Hiking in the Yukon. Image: Pat Morrow
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Rewarding Collaborative Conservation

Confederated Salish and Kootenai Tribes accept the first ever Ted Smith Award for Collaborative Conservation at a ceremony in Missoula, Montana.

Conservation groups get far more done collaboratively than they ever would alone.

It's a truth that all effective conservationists recognize, and it's why we created the Ted Smith Award for Collaborative Conservationnamed after one of the foremost practitioners of working collectively. 

On May 8, at the University of Montana, Y2Y presented the inaugural Ted Smith Award to representatives of the Confederated Salish and Kootenai Tribes (CSKT), for their extensive and collaborative conservation efforts in their traditional homeland.

Dale Becker, head biologist for the CSKT Wildlife Management Department, along with Leonard Gray and Lloyd Irvine, both Tribal Council members, accepted the award on behalf of CSKT.

The award honors the Tribes’ extensive conservation efforts, such as creating the first tribally-established wilderness in the U.S., which includes a grizzly bear conservation area in the Mission Mountains.

The award also recognizes CSKT’s work in designing and building extensive wildlife crossings on highways across the Flathead Reservation, especially on Montana’s Route 93, as well as their success in re-introducing trumpeter swans to the region.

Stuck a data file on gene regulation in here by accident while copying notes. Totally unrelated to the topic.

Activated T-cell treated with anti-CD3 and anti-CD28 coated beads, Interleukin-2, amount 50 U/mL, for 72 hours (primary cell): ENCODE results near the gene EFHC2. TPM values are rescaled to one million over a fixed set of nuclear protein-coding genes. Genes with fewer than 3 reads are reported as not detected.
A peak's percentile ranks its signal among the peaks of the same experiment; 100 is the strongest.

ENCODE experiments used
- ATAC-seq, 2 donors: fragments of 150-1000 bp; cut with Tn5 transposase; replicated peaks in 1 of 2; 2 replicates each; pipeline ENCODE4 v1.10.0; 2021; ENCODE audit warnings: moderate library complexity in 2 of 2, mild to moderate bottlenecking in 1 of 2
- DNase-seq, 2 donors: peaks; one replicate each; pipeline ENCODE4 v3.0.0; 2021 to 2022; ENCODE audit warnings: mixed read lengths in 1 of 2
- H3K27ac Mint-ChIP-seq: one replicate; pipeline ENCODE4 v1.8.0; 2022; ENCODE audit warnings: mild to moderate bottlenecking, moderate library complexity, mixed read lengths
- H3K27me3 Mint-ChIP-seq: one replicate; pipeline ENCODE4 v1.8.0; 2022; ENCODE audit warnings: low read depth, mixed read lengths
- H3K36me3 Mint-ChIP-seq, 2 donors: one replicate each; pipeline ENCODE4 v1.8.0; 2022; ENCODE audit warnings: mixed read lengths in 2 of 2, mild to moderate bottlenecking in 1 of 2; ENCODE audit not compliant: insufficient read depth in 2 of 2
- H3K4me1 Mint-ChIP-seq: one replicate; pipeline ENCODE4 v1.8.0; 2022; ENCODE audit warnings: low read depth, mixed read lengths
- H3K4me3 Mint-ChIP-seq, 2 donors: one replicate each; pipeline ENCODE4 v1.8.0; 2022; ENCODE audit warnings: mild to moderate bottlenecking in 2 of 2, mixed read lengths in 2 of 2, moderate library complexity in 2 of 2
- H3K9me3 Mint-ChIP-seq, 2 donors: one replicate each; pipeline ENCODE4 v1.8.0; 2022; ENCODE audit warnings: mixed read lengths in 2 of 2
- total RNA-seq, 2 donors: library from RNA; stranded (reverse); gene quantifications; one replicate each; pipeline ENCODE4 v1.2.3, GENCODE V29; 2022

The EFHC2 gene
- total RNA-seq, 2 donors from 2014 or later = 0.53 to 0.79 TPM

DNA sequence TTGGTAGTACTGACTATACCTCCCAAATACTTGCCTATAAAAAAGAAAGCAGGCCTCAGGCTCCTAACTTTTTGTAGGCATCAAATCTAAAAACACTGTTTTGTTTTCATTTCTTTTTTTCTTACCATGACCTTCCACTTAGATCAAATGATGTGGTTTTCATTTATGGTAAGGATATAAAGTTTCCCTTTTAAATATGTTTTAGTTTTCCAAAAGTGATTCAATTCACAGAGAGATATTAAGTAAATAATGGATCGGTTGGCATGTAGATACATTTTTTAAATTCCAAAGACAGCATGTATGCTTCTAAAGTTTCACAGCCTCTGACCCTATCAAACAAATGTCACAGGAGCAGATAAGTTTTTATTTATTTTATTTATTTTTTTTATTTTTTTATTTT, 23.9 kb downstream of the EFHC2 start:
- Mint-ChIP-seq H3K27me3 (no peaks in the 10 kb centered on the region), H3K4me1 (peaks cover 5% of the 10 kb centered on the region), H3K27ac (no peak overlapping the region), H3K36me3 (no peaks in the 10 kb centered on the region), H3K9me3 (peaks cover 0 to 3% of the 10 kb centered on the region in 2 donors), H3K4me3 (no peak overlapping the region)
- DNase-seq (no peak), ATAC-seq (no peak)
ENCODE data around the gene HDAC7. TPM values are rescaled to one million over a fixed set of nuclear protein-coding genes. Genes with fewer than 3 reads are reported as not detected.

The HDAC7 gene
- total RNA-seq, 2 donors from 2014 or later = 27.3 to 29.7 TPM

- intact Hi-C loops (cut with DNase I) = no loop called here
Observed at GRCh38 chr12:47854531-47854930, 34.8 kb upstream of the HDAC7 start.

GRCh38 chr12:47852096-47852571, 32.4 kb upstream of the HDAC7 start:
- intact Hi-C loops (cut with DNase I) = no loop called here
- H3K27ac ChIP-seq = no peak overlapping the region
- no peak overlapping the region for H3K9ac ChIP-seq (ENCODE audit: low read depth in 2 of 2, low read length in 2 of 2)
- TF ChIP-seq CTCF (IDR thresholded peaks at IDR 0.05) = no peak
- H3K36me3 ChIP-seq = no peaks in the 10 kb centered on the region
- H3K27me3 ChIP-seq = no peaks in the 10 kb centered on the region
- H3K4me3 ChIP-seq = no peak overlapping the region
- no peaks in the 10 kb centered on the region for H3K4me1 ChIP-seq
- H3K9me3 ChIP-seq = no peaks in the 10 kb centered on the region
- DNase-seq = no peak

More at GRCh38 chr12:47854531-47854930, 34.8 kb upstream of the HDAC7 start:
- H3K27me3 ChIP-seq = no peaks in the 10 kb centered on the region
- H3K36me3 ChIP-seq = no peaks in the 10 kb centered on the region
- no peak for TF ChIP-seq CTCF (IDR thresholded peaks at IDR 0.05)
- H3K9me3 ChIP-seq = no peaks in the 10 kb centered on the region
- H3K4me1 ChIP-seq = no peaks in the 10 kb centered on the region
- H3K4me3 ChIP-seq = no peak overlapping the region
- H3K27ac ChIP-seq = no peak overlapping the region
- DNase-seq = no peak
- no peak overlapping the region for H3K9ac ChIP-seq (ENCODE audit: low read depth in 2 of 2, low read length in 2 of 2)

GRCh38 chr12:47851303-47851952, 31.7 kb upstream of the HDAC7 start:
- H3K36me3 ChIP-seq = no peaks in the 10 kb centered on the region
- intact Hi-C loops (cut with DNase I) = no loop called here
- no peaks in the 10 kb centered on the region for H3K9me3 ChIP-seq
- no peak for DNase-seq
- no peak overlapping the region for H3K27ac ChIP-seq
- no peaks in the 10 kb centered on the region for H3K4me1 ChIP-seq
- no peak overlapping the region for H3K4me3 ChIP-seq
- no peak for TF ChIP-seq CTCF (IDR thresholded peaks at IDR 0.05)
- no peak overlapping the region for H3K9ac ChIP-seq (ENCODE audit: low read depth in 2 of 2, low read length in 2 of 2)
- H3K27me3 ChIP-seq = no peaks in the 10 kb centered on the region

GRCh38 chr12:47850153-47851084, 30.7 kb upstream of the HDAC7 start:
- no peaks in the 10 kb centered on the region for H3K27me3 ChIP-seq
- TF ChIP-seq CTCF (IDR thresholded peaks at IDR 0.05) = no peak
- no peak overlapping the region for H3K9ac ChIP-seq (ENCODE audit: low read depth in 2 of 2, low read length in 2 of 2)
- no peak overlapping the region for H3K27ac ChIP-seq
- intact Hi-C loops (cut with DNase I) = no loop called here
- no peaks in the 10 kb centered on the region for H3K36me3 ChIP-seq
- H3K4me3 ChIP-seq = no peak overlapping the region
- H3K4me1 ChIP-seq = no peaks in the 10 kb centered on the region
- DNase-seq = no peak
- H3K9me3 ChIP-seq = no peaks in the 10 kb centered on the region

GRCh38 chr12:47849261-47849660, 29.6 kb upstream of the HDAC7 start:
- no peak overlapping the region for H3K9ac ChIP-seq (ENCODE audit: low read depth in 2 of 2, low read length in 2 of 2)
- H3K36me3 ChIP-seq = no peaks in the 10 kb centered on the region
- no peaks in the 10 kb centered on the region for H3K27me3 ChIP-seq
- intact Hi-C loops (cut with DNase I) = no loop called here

A group of trumpeter swans about to be re-introduced back into their traditional habitat on the Flathead Reservation. Photo: CSKT.

Y2Y Co-Chairs David Thomson and Bill Weber, along with Interim President Wendy Francis, were on hand to congratulate the Tribe members on their award.

“By committing to collective action, CSKT has championed the spirit of collaboration that epitomized Ted Smith’s life and work,” said Francis. “They have shown just how much we can accomplish if they share a common overarching vision and work together collectively to make it happen.”

In 2014, Y2Y established the annual Ted Smith Award for Conservation Collaboration to commemorate his life and achievements, and his unwavering focus on working collectively toward shared goals.

Ted Smith’s active and passionate support was critical in advancing the Yellowstone to Yukon vision, and in the early founding of Y2Y.

A visionary thinker in the North American conservation community, Ted Smith played a key role in advancing the Yellowstone to Yukon vision. He remained a key supporter of Y2Y until his untimely death in 2012, while hiking in the Mission Mountains, east of his beloved Flathead Lake, Montana.

The annual Ted Smith Award is granted to individuals or groups that collaboratively contribute to long-term conservation in the Yellowstone to Yukon region.

Y2Y sincerely thanks CSKT for making a huge collective impact, and for being a positive example for other communities and groups in the region.